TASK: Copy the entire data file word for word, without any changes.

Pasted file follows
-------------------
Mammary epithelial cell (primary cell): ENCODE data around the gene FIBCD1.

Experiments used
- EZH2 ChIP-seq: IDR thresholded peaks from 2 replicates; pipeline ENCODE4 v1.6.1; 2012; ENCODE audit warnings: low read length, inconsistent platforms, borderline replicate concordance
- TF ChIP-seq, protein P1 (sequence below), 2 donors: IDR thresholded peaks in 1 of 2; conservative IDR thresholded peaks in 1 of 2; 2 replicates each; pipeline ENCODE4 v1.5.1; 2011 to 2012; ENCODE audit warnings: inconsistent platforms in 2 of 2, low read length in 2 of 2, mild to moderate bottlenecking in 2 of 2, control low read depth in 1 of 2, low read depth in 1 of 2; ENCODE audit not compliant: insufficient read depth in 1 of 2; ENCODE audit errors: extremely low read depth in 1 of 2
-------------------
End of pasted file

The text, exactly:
Mammary epithelial cell (primary cell): ENCODE data around the gene FIBCD1.

Experiments used
- EZH2 ChIP-seq: IDR thresholded peaks from 2 replicates; pipeline ENCODE4 v1.6.1; 2012; ENCODE audit warnings: low read length, inconsistent platforms, borderline replicate concordance
- TF ChIP-seq, protein P1 (sequence below), 2 donors: IDR thresholded peaks in 1 of 2; conservative IDR thresholded peaks in 1 of 2; 2 replicates each; pipeline ENCODE4 v1.5.1; 2011 to 2012; ENCODE audit warnings: inconsistent platforms in 2 of 2, low read length in 2 of 2, mild to moderate bottlenecking in 2 of 2, control low read depth in 1 of 2, low read depth in 1 of 2; ENCODE audit not compliant: insufficient read depth in 1 of 2; ENCODE audit errors: extremely low read depth in 1 of 2